A term that has been steadily increasing in the common vernacular seems to have a bit of mystery surrounding it, as the term doesn’t really explain itself in a contextual way. The tern we’re referring to is ‘carbon footprint’. In this post, we’re going to explain the term more fully in an effort to help you understand what it is, and why it matters.
A carbon footprint can be broadly defined as the amount of carbon dioxide (or other carbon compounds called greenhouse gases) that is emitted into the atmosphere by the activity of an individual, group, product, or event. Each entity’s carbon footprint is assessed by the greenhouse gases that are released into the atmosphere as a result of transport, clearing land, and consumption of resources such as fuel, wood, food, roads, venues, materials, and services.
Combined, all of these have the potential to make a small entity’s carbon footprint massive relative to its size, which is why so much attention is paid to how sustainably we are obtaining and using our resources, and how it affects the rest of the world. Determining the carbon footprint of manufacturers, businesses, and individuals gives us the opportunity to reduce our impact on the environment based on the available information, and possibly even increase efficiency in the process.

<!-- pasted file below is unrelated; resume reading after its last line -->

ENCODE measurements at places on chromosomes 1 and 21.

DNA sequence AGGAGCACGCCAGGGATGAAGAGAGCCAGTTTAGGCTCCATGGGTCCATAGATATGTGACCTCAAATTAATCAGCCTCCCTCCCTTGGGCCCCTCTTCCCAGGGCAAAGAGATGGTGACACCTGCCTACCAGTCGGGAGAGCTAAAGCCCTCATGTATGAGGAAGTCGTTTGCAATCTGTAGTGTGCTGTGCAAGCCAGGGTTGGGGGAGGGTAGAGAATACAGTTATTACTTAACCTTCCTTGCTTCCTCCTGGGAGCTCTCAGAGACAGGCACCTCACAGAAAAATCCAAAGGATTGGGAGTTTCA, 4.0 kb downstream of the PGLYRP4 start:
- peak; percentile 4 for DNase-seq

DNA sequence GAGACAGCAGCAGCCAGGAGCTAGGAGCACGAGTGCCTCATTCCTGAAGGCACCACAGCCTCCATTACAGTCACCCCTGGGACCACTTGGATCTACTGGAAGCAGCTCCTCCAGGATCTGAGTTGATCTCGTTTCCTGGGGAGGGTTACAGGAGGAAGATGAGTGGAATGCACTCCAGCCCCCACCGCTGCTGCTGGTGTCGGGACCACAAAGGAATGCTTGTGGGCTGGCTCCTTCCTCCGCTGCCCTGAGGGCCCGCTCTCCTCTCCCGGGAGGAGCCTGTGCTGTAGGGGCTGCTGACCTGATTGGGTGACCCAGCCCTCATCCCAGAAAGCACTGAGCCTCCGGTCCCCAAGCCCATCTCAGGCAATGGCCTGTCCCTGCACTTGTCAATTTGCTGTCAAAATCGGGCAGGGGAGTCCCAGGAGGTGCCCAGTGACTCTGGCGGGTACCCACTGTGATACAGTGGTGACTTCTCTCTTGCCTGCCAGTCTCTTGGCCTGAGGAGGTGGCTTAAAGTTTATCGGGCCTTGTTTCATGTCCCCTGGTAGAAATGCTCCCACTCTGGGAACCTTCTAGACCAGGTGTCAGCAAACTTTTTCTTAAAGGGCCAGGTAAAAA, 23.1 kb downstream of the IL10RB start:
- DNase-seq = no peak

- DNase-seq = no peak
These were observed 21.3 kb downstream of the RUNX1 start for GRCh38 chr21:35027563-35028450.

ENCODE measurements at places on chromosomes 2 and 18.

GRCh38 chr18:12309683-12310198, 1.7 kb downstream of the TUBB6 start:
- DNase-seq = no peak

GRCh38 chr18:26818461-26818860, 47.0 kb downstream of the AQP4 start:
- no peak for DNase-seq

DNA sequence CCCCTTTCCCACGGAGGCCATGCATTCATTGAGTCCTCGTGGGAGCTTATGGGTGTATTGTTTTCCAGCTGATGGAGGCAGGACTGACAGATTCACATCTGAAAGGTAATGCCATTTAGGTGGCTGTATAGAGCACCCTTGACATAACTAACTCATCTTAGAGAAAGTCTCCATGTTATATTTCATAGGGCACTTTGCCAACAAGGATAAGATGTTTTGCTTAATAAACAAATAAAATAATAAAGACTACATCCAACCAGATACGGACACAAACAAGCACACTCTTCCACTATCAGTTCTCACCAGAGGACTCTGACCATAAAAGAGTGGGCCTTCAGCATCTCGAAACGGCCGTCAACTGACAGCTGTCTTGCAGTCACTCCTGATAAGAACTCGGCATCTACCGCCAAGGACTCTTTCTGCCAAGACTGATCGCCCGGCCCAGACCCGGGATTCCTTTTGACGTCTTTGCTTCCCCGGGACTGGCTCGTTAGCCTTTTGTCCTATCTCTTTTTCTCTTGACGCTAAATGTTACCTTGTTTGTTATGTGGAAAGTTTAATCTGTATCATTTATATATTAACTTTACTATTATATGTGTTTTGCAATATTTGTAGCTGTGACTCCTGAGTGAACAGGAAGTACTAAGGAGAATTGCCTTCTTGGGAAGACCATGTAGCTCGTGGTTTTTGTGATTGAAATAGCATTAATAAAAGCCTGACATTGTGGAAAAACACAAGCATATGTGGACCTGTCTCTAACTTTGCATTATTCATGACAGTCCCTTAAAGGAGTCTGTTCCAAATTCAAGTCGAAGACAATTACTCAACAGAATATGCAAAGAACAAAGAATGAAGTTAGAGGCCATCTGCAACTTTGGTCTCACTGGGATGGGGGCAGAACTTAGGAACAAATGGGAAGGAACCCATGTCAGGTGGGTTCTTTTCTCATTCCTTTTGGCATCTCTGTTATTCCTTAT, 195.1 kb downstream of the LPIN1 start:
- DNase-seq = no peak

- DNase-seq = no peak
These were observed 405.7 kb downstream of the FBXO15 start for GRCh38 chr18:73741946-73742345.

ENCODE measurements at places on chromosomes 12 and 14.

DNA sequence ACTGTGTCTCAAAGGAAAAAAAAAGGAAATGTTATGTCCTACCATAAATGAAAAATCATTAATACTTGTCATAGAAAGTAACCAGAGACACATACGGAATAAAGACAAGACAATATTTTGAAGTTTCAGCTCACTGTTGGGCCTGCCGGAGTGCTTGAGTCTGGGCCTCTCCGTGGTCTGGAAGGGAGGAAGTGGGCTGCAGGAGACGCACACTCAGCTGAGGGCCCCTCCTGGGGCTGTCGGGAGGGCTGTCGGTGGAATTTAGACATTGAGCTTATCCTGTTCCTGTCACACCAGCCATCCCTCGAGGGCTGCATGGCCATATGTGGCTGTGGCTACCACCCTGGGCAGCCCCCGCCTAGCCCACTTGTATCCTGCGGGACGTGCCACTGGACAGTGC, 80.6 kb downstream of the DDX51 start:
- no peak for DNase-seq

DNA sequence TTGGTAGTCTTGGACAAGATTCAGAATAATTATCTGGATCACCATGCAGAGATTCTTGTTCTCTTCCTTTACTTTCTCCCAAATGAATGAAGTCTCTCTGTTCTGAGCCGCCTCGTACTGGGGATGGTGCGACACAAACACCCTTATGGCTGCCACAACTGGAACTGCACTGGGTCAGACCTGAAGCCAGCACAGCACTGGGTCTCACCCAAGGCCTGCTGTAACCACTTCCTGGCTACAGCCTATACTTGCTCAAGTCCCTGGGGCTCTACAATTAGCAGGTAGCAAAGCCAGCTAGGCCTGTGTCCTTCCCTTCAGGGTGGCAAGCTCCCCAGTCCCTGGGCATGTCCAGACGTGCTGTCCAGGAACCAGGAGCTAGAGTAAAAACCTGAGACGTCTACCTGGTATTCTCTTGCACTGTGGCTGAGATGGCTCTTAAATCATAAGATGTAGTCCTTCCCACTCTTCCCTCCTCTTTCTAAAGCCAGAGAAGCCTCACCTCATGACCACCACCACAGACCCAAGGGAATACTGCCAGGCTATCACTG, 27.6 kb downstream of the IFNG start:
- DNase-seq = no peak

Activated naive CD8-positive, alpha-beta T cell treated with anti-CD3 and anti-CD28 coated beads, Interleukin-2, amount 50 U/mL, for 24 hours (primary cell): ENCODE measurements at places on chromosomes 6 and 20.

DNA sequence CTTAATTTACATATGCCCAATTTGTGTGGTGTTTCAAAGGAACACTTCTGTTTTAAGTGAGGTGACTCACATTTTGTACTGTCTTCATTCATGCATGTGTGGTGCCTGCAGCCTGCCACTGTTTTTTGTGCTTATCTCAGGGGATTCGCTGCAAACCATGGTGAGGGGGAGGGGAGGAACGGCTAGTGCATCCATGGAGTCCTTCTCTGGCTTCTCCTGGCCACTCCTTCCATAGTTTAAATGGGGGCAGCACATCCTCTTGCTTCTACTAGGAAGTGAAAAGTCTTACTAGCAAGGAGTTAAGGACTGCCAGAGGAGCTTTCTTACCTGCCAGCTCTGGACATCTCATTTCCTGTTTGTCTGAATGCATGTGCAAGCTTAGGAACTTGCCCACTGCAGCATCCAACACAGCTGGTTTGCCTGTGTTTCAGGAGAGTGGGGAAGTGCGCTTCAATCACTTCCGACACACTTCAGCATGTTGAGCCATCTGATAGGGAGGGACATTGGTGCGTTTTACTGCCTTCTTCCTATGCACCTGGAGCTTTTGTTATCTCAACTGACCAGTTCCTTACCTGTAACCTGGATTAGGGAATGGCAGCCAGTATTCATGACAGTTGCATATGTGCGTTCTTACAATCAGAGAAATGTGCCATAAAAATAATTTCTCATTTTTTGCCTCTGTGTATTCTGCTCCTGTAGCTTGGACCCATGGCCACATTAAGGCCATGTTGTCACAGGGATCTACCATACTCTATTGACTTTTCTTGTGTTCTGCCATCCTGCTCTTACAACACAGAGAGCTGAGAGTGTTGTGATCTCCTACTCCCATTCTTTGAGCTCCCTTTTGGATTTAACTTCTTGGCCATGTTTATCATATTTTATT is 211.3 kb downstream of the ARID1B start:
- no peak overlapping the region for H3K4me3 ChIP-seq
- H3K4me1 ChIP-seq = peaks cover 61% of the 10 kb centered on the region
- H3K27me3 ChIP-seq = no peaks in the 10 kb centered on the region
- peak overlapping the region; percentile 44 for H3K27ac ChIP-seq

Where do you fall on the carbon footprint scale? Take a good look at your lifestyle and it will probably be easy to estimate. For example, consider your transportation needs: Do you drive a car everywhere you need to go, or do you also walk or ride a bike? Do you utilize public transportation or carpool?
Your transportation needs are all comprised of energy (fuel), services (roads), and goods (maintenance and repair). Minimizing your consumption of these can reduce your carbon footprint tremendously, contributing to the reduction of the carbon footprint of your neighborhood, city, state, and so on.
Lifestyle changes don’t have to be drastic, and simply starting to reduce your consumption of goods is a great place to start. Here are some great ways to try to reduce your carbon footprint:
- Buy local. Buying local is always a great choice because less resources are necessary to get the food from the farmer or rancher to you, and you are helping to boost the economic gain of your own community.
- Use less energy. Cut back on household energy expenditures by using less heating and air conditioning, and using more focused methods of staying warm or cool. Look into clean energy programs that are offered by your electric companies.
- Buy what you need. Consider your purchases more carefully in terms of necessity, and waste that is produced from the packaging.
- educe, reuse, and recycle. It is true that one person alone cannot change the world, but individuals working together is how big changes get made.